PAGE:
For the first time in a year and only the second time in a decade, the Federal Open Market Committee (FOMC), the policy making arm of the Federal Reserve, voted on Wednesday in its eighth and final meeting of the year to raise the federal funds target rate by 25 basis points up to the 0.50 to 0.75 percent range. Analysts in the housing industry have been speculating for weeks as to what the effect of a Fed rate hike would be on mortgage interest rates and overall affordability. In the month prior to the Fed voting to raise the federal funds target rate, the average 30-year FRM rose by more than 50 basis points to a level above 4 percent for the first time in more than a year.
“While the Fed’s hike of 0.25 point in short-term interest rates may trickle down to long-term rate products like 30-year mortgages, the more immediate impact will be felt by borrowers with variable-rate mortgages and home equity lines of credit who can expect an increase in their payments at their next rate reset,” said Tim Manni, mortgage expert at NerdWallet. “Homebuyers shouldn’t be particularly concerned with today’s Fed move. Even with rates hovering over 4 percent, they’re still historically low.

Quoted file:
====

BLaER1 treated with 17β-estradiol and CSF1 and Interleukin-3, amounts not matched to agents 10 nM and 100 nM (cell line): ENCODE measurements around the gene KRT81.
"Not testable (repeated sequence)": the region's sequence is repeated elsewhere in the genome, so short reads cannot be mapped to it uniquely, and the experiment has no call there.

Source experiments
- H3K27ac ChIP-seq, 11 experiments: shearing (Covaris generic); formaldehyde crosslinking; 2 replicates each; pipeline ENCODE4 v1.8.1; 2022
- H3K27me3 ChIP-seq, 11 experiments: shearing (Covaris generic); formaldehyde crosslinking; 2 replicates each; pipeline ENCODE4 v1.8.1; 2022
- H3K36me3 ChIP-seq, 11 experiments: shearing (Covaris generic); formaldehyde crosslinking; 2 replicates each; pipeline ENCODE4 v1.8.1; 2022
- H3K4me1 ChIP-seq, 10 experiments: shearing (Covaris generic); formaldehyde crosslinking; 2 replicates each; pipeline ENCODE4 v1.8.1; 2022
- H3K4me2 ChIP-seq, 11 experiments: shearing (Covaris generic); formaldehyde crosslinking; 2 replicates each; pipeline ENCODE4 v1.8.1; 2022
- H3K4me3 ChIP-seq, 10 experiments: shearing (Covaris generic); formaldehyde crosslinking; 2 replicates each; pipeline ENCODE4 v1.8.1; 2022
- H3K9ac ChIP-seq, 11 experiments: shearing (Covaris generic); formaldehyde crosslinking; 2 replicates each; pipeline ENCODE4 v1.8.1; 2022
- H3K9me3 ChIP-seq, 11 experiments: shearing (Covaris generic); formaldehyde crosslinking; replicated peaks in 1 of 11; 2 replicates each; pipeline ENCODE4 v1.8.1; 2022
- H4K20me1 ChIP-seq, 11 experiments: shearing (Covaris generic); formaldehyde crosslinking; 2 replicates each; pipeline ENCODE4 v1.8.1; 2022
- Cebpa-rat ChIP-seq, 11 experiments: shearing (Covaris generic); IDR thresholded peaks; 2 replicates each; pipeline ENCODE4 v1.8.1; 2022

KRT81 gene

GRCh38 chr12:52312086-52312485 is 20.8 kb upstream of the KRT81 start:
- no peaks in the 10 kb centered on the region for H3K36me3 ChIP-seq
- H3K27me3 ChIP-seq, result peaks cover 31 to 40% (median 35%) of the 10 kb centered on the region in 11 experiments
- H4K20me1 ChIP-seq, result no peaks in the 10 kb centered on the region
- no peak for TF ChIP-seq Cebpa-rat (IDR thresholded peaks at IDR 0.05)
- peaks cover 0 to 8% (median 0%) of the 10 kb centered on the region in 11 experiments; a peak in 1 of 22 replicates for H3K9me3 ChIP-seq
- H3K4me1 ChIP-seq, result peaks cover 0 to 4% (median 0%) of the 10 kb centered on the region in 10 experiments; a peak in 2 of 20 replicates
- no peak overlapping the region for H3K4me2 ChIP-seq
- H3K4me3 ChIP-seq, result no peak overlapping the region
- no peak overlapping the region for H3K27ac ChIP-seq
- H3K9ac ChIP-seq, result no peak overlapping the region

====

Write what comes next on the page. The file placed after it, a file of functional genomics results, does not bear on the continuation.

The Fed released a new forecast Wednesday and it projects U.S. economic growth this year to be 1.9% and next year to be 2.1%, both slightly better than the Fed’s previous projection in September. The rate increase indicate that the U.S. economy no longer needs the Fed’s crutches and consumers and businesses can afford to pay more to borrow.
A survey of 200 mortgage lending professionals showed that nearly two in three mortgage lending professionals expect mortgage purchase production to increase, according to Lenders One Mortgage Barometer.
The overall anticipated increase for 2016 is set at 11%. In addition, 87% of mortgage professionals believe the mortgage purchase market will be somewhat to extremely active.
The survey was conducted online to a random 200 mortgage lenders, and independent research was also conducted by Market Intel Group in January, where it showed that 79% of millennials, are now reaching the peak age for home buying
Lenders One is a national alliance of independent mortgage bankers, correspondent lenders.
Mortgage rates are higher today, leaving September as one of only 3 months this year with noticeable upward movement.
And today was an exception to that recent trend, but it’s tempered by the fact that yesterday’s gains were the best of the month.
The only downside is that the most prevalently-quoted conforming 30yr fixed rate for top tier borrowers remains 4.25% whereas it would have likely moved to 4.125% if rate went the other direction today.
These movement considerations may be small scale compared to what lies ahead. Several big tickets events are coming up in the second half of this week and they stand a good chance to increase the level of volatility.